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Queueing Systems

, Volume 50, Issue 1, pp 5–52 | Cite as

Queueing Networks of Random Link Topology: Stationary Dynamics of Maximal Throughput Schedules

  • Nicholas BambosEmail author
  • George Michailidis
Article

Abstract

In this paper, we study the stationary dynamics of a processing system comprised of several parallel queues and a single server of constant rate. The connectivity of the server to each queue is randomly modulated, taking values 1 (connected) or 0 (severed). At any given time, only the currently connected queues may receive service. A key issue is how to schedule the server on the connected queues in order to maximize the system throughput. We investigate two dynamic schedules, which are shown to stabilize the system under the highest possible traffic load, by scheduling the server on the connected queue of maximum backlog (workload or job number). They are analyzed under stationary ergodic traffic flows and connectivity modulation. The results also extend to the more general case of random server rate.

We then investigate the dynamics of acyclic (feed-forward) queueing networks with nodes of the previous type. Their links (connectivities) are stochastically modulated, inducing fluctuating network topologies. We focus on the issue of network throughput and show that it is maximized by simple node server schedules. Rate ergodicity of the traffic flows traversing the network is established, allowing the computation of the maximal throughput.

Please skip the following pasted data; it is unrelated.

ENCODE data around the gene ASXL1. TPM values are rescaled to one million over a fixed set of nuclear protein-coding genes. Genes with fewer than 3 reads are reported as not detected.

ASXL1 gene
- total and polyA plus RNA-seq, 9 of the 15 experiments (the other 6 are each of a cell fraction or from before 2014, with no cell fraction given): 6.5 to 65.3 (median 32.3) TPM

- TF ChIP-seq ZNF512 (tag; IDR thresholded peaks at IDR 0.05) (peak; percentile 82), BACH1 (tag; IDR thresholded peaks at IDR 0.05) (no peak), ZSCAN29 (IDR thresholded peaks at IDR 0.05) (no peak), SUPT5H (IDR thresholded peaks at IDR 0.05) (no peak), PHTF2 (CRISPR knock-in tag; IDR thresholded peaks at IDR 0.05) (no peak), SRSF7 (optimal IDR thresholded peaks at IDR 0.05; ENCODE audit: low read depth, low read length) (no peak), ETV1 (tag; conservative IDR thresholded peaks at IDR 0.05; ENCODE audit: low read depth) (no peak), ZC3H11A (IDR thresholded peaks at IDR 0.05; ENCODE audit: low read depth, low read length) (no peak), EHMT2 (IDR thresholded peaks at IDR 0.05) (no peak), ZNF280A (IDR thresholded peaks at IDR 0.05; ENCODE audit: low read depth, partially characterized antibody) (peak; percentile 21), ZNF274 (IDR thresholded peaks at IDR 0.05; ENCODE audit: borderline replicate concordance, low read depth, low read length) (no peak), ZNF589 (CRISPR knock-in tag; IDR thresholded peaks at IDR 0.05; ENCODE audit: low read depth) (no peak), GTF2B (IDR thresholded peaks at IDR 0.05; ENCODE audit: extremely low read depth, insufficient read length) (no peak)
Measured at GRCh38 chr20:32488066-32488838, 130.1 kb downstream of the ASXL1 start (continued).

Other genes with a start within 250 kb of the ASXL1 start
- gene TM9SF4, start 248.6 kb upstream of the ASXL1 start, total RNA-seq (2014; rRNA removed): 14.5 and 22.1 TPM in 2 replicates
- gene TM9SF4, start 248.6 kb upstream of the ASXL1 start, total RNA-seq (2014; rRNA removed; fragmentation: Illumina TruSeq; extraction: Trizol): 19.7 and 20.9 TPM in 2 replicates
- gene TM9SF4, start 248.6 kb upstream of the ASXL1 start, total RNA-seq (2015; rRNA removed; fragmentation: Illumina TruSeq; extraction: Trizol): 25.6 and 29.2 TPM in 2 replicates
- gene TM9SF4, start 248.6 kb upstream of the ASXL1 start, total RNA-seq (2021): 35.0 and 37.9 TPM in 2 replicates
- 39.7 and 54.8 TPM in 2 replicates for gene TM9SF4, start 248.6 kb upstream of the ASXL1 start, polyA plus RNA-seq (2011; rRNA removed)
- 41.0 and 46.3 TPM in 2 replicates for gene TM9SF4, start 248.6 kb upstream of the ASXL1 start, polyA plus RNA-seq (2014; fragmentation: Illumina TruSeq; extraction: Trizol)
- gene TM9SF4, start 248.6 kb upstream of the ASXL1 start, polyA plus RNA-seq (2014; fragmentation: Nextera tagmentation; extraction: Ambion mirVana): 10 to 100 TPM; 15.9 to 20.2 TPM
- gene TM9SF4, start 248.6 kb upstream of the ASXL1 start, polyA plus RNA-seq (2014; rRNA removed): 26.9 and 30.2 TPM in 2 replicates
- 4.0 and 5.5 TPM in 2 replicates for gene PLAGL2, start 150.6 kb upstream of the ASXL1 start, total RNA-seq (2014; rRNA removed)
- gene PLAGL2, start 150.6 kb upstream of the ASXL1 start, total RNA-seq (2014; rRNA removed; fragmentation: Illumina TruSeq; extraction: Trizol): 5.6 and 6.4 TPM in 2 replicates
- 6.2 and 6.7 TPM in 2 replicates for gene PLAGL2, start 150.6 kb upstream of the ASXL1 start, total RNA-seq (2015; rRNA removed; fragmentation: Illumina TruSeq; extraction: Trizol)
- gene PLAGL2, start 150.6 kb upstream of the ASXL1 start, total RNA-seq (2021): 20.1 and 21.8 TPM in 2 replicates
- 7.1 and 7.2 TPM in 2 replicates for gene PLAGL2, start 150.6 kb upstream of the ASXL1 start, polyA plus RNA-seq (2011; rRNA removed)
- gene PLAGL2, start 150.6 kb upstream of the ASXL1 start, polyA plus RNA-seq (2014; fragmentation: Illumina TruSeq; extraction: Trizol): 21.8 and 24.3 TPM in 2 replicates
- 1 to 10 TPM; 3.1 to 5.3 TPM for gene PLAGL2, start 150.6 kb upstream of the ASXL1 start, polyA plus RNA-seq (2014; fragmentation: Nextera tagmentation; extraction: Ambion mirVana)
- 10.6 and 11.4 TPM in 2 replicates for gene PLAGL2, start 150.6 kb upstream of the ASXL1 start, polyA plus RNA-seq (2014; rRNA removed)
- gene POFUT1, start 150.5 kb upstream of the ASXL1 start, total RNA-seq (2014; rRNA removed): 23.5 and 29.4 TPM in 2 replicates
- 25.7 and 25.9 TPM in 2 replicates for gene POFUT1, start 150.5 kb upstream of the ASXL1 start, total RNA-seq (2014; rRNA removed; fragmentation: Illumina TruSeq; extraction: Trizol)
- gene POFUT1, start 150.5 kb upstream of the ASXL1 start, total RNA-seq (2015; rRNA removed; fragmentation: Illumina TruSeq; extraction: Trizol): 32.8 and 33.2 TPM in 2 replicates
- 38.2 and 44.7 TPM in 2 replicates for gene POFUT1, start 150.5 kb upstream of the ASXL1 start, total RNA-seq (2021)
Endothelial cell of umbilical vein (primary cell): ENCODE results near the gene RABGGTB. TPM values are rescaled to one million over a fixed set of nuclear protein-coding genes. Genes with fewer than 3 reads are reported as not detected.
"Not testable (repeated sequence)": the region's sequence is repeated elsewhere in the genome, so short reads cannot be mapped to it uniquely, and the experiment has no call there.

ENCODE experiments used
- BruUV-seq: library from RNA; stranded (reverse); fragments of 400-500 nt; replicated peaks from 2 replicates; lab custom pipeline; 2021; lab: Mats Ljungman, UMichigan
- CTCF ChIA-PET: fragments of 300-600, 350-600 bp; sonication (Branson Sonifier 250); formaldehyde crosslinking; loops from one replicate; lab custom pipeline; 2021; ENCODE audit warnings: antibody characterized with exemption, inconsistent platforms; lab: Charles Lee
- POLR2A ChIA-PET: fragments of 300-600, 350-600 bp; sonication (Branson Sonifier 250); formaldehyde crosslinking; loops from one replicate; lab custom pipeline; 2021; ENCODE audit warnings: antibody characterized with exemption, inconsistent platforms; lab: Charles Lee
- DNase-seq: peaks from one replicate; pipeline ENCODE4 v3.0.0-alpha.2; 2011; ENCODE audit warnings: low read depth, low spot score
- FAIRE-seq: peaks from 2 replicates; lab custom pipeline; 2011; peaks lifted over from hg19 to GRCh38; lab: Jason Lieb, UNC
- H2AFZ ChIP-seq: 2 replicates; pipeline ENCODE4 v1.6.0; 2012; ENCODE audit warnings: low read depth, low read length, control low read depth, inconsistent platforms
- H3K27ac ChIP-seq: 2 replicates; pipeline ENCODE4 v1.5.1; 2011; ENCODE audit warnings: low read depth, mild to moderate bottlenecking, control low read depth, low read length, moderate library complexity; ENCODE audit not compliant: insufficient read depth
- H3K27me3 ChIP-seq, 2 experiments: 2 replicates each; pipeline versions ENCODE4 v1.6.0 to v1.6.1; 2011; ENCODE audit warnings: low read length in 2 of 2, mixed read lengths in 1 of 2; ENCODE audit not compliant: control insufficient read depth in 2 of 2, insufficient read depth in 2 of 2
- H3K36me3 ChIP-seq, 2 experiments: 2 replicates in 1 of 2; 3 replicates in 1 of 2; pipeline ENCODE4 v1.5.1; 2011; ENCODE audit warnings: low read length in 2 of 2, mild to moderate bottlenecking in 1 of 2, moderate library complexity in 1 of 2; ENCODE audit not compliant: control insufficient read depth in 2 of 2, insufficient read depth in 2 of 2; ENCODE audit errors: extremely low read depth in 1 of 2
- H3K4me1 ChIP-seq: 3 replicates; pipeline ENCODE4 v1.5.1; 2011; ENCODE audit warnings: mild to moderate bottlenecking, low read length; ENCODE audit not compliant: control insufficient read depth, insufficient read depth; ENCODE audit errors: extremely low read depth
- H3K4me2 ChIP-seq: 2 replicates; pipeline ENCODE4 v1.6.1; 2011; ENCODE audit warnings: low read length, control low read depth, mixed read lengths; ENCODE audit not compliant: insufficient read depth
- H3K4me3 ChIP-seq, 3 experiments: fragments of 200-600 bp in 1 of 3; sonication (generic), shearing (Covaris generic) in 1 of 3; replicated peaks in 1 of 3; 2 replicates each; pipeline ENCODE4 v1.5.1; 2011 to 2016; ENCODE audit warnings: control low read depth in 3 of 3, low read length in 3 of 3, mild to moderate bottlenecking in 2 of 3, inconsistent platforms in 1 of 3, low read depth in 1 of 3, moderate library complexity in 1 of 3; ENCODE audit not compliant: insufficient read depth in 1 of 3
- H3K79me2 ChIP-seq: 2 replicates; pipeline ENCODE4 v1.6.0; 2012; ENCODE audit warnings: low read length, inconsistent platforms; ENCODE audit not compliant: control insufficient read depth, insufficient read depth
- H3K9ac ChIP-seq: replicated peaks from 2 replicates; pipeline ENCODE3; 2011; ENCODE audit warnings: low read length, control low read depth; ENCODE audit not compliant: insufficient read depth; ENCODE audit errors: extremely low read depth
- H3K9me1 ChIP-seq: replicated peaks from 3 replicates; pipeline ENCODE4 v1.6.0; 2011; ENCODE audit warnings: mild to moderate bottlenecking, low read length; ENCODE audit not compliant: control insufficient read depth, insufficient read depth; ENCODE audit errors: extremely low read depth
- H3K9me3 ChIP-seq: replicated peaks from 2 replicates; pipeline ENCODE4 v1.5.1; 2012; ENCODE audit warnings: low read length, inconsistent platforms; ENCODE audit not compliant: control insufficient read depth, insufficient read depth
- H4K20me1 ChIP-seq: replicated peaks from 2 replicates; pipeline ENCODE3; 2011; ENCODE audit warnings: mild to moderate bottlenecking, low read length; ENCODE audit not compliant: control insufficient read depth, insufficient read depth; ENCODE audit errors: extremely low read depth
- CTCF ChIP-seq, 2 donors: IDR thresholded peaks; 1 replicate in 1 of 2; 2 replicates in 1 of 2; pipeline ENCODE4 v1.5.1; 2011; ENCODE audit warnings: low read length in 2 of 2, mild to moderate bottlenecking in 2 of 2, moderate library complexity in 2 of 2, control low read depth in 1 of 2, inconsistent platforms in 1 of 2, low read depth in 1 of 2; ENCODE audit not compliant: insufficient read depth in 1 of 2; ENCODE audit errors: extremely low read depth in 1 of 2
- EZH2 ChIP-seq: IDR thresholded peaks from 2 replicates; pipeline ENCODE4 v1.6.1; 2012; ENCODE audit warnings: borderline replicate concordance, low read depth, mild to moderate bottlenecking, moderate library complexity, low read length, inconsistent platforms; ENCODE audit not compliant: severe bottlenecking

Queueing networks of random topology model several practical systems with unreliable service, including wireless communication networks with extraneous interference, flexible manufacturing systems with failing components, production management under random availability of resources etc.

queueing networks random topology modulation process optimal resource allocation 

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Copyright information

© Springer Science + Business Media, Inc. 2005

Authors and Affiliations

  1. 1.Department of Management Science & Engineering and Department of Electrical EngineeringStanford UniversityUSA
  2. 2.Department of StatisticsThe University of MichiganAnn Arbor

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